# What does DC voltage reading from a DMM mean?

When a DMM is set to measure DC voltage, does a read-out value correspond to an output of the ADC inside the DMM, or do multiple ADC outputs are averaged over a time interval and then converted to the DMM read-out value?

An oscilloscope always reads fluctuations in voltage, but a DMM tends to give stable readings. I wonder where the source of the difference is.

• an oscilloscope will not show any fluctuations if you measure true DC voltage May 27, 2019 at 2:46
• @jsotola For the same voltage input, OSC readings tend to fluctuate more. May 27, 2019 at 3:16

A typical DMM will only give 1-3 readings per second, whereas a DSO is expected to make potentially billions of readings per second.

The primary consequence of this is that fewer readings per second lets you integrate the reading over time, which is how a DMM can give true RMS readings, whereas a DSO can only give instantaneous readings.

If you slow a DSO down to just a few readings per second and tell it to average the results, you will get something closer to what a DMM gives you. But realize that it is not designed to do this, so a DMM will still do a better job at the tasks it is made for.

Another aspect of the difference is that even high-end DSOs rarely exceed 8 bits per sample, meaning only 256 values per range. Even a cheap DMM will generally give at least 2000 counts per range, and many go more than an order of magnitude higher than that.

These two aspects — speed and precision — are inversely related: it takes time to do a 16-bit or so measurement with high accuracy, so 50000 count DMMs either can only give a few readings per second or they're really expensive. Flipping it around, it's cheap to make a DSO that can do 500 megasamples per second over a 100 MHz measurement bandwidth if you only ask for 8-bit sampling.

• So, both OSC and DMM average input voltage over time, but they use different scale of intervals? May 27, 2019 at 3:29
• @Nownuri: It's better to think of a DSO as measuring each reading as fast as it possibly can at the expense of accuracy, relative to a DMM. The compensating advantage is that you get a lot of readings, so you can build up a pretty good picture of what the signal is doing down at the microsecond scale and below. May 27, 2019 at 5:37

Having a display which 'jumps all over the place' is bad for user confidence and also bad for meeting the typical use-case of "Tell me: ABOUT what voltage is present?" in many cases.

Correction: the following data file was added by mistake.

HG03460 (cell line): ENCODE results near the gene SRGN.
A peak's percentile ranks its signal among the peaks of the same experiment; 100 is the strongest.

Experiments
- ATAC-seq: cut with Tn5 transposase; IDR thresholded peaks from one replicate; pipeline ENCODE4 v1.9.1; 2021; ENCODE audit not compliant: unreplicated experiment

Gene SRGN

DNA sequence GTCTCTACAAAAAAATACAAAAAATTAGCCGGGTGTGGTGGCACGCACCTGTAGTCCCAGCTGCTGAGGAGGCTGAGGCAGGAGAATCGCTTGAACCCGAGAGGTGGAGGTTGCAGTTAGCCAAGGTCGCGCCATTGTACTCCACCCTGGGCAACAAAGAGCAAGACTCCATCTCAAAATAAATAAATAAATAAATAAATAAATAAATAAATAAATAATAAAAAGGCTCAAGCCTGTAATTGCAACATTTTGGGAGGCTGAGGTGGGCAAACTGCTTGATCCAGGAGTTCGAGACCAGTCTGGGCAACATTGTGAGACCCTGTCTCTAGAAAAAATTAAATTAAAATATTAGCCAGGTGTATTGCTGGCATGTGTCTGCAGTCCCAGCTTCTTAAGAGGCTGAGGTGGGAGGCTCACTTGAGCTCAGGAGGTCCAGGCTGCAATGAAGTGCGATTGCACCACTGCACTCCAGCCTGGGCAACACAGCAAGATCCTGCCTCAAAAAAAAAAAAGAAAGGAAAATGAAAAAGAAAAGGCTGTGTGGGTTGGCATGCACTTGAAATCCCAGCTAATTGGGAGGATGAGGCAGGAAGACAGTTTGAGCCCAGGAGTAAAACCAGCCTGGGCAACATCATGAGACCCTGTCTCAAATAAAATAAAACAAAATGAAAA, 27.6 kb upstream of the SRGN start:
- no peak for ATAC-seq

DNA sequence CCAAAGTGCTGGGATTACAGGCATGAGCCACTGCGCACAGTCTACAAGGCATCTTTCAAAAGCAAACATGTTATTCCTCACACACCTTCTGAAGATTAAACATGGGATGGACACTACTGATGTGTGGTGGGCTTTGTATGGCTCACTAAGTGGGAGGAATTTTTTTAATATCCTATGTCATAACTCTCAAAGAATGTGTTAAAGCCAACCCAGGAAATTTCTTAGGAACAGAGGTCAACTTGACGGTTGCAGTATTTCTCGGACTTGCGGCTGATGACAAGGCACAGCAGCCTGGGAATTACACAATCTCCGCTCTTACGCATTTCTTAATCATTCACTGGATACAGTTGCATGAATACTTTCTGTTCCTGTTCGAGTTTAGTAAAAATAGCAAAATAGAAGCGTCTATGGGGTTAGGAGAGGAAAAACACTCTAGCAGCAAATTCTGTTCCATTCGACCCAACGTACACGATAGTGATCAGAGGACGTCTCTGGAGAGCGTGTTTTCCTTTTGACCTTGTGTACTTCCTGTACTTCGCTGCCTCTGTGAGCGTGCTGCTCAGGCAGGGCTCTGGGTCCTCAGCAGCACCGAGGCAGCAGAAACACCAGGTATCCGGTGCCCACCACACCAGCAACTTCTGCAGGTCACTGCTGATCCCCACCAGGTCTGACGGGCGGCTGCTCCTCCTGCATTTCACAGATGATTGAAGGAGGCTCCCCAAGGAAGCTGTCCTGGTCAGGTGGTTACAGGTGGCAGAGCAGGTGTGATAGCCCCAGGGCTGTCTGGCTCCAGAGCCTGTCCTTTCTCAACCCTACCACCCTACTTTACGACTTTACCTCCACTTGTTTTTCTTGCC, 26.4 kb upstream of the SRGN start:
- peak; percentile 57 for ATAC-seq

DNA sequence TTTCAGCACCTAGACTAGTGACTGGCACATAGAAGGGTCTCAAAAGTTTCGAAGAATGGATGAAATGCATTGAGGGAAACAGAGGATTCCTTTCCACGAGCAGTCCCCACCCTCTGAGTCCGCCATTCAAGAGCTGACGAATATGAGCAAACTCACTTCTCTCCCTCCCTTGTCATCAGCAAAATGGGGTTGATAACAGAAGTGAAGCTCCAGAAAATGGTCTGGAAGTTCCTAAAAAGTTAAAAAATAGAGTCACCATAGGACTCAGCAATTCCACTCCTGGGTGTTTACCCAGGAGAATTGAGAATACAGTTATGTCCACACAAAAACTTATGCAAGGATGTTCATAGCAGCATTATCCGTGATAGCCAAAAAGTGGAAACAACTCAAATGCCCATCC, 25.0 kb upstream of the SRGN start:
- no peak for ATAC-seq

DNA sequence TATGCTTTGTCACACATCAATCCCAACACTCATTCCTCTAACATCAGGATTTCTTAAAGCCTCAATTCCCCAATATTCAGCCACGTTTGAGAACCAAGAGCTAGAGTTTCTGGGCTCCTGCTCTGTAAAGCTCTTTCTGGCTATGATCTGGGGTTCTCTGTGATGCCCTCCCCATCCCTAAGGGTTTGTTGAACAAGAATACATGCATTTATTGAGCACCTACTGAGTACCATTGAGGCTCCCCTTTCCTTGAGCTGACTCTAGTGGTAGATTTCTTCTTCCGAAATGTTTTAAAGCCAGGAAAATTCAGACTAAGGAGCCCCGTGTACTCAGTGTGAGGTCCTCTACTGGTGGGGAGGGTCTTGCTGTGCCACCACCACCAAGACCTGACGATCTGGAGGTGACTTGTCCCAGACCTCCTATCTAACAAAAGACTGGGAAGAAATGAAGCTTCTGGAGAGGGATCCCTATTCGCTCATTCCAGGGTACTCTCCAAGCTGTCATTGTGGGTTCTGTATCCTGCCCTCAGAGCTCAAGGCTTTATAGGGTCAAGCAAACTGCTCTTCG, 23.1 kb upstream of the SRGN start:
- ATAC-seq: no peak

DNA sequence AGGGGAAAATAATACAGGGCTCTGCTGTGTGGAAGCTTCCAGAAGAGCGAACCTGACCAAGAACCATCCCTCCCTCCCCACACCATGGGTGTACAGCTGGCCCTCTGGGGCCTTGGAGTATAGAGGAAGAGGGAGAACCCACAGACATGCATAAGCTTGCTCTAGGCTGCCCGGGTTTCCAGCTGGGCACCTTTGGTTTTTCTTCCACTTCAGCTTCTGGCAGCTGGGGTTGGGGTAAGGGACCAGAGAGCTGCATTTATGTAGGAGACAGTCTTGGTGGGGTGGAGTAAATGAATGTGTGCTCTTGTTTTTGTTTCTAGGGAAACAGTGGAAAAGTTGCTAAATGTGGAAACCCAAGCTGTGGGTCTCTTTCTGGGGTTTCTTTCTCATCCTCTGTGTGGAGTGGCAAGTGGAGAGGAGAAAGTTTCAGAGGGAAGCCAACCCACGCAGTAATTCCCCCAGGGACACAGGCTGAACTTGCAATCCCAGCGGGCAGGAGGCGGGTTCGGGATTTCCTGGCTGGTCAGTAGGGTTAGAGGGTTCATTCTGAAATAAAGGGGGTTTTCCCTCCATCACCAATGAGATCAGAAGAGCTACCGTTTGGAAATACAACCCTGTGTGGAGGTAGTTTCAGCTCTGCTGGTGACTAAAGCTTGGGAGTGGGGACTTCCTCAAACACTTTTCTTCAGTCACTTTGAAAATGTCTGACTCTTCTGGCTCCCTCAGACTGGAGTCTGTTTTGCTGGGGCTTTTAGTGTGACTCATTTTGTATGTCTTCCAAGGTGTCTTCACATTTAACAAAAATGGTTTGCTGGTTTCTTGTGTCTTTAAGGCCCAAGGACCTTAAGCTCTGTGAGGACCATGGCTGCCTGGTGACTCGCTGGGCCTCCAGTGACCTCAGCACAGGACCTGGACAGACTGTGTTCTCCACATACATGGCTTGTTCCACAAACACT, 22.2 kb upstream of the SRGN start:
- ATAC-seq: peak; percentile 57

"Once upon a time", and quite likely still, DMMs use(d) "dual slope" analog to digital conversion. This has the advantage of being able to achieve a large number of bits of accuracy (and/or resolution) at relatively low cost.
It has the disadvantage of tending to be slower to much slower per conversion cycle.

DMM's once (and probably still) used to often make the conversion period a multiple of the mains cycle time (60 or 50 Hz mains) to minimise the impact of mains AC noise.
AND if you have a somewhat suspect conversion system, not only averaging the result but doing some sort of sliding window averaging when the input signal is 'a little noisy' and/or the conversion process is pushing its limits somewhat will add apparent stability.

All these (or some subset) add up to a high resolution, OK accuracy stable display.
If you look in the spec sheet (that small sheet of close typed thin paper that often comes with meters) you'll find that on a 1999 display (which thus has 0.05% resolution), the accuracy is usually around 1% (ie merits a 199 display.)

On a digital display of actual voltage, the last digit "should" hunt between two adjacent digits, with the time on each proportional to the undisplayed remainder. eg a voltage of 1.9876 V on a perfect accuracy "three and a half digit" 1999 display should alternate between 1.987 V and 1.988 V. On avergae it should display the former 40% of the time and the latter 60% of the time as the undisplayed 6 is 6/10 of the way between 1.987 and 1.988. Many meters do NOT have the least significant digit "hunting" in this manner.

A DMM takes a certain amount of time to digitize each reading. There are trade offs to that: longer is less responsive in the case of “varying DC”, but averaged out AC noise better.

Precision instruments sometimes have this adjustable. Some call it “reading time”, for example. NI has a nice discussion in one of their manuals.

• Do you mean that each voltage reading corresponds to an ADC output, and the noise component is averaged out inside the ADC? May 27, 2019 at 3:26
• Different instruments work differently. Some average a bunch of ADC measurements, but there’s often some averaging in the analog front end. May 27, 2019 at 3:29
• Okay, so somewhere inside the DMM the reduction seems to happen. Does a DMM reading correspond to an ADC output? May 27, 2019 at 3:31
• Varies. Cheap ones, yes. Precision ones do quite a bit more. May 27, 2019 at 3:32